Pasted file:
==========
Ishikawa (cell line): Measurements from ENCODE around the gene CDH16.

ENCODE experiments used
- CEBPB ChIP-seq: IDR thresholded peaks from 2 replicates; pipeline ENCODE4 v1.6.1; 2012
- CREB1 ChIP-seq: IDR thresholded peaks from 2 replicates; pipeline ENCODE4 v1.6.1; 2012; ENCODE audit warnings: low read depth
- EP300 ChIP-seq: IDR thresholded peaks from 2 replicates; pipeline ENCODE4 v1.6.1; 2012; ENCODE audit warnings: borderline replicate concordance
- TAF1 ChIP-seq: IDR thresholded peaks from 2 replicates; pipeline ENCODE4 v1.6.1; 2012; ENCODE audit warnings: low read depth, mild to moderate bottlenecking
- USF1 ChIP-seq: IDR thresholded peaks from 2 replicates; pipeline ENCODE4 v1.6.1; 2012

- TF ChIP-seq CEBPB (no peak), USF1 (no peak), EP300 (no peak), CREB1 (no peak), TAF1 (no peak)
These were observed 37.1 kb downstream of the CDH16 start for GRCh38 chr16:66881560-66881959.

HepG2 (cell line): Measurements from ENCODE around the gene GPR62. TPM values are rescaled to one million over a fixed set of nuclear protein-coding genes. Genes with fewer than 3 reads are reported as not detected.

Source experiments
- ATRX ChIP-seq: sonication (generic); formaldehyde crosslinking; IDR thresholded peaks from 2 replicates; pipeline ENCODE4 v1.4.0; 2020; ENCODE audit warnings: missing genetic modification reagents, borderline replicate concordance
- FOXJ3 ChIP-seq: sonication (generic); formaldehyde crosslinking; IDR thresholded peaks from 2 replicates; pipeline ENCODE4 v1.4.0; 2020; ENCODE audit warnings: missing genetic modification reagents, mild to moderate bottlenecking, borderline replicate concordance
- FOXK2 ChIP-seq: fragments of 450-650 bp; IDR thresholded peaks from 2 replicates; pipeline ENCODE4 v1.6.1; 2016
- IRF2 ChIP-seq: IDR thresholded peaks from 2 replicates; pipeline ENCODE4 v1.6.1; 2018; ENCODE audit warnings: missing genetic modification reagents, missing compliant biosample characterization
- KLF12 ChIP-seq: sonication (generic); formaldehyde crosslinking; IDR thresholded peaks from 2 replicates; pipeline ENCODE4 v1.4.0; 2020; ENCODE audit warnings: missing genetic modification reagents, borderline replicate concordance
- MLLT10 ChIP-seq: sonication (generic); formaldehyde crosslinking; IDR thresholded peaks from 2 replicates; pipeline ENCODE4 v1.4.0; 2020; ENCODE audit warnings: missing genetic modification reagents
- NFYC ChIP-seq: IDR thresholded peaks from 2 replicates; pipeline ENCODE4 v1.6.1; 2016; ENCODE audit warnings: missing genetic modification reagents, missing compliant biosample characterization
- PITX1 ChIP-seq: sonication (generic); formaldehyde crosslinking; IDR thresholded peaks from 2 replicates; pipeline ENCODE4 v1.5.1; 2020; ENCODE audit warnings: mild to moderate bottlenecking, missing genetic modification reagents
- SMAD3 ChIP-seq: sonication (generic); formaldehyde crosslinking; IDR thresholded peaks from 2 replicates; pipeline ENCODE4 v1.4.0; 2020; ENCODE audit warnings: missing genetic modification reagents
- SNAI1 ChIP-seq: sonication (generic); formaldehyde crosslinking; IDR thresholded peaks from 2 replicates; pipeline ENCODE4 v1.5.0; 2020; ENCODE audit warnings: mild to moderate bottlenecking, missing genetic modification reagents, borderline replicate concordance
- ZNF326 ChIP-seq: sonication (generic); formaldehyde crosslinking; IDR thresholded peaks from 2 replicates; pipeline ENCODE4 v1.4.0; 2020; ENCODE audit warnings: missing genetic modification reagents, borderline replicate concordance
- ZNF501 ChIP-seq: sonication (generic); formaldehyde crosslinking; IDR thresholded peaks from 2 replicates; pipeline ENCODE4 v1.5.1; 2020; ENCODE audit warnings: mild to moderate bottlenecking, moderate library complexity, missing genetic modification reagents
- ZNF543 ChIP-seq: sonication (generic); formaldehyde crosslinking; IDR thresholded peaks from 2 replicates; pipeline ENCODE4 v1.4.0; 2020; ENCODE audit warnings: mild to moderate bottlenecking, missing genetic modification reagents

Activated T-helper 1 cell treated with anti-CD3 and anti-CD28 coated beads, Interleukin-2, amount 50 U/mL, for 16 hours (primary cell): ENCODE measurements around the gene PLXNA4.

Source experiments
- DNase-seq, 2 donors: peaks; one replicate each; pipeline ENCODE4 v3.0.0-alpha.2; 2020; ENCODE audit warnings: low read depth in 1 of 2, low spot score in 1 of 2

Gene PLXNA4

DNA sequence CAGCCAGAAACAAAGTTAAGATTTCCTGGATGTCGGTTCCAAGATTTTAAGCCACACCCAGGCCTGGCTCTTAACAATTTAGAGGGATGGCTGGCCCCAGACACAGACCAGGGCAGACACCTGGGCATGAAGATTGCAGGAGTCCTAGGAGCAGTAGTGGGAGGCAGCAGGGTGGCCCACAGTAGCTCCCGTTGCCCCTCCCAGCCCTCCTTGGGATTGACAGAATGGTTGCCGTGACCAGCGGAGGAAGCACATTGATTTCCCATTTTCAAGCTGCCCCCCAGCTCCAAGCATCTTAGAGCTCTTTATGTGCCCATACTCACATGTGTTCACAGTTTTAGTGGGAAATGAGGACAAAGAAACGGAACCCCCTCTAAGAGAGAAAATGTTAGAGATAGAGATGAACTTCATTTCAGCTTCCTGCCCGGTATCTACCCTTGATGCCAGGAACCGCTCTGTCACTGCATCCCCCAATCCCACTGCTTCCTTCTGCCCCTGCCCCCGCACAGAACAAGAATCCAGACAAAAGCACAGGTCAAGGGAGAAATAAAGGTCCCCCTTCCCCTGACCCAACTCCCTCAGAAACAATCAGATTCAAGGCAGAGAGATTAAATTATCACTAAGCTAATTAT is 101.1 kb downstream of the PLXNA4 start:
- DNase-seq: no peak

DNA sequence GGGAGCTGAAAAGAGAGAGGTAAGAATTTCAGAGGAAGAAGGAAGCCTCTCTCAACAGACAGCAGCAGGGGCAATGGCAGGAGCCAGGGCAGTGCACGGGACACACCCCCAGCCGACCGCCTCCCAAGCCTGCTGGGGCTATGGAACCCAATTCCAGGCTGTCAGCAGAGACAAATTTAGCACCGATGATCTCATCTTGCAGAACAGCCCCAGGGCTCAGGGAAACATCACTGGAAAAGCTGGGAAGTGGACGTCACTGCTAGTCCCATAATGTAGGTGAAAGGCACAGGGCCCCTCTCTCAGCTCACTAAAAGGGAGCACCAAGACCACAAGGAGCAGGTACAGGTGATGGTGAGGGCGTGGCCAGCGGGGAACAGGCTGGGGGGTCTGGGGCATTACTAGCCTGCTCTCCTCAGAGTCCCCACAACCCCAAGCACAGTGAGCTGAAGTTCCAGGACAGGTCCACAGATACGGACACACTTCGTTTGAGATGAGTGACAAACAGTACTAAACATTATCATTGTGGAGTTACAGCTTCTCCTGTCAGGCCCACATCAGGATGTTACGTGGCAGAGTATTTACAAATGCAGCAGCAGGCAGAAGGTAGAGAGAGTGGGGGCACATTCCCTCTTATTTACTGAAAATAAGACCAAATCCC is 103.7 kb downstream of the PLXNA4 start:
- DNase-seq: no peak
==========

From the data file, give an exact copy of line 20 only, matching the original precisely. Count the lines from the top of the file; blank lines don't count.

- SMAD3 ChIP-seq: sonication (generic); formaldehyde crosslinking; IDR thresholded peaks from 2 replicates; pipeline ENCODE4 v1.4.0; 2020; ENCODE audit warnings: missing genetic modification reagents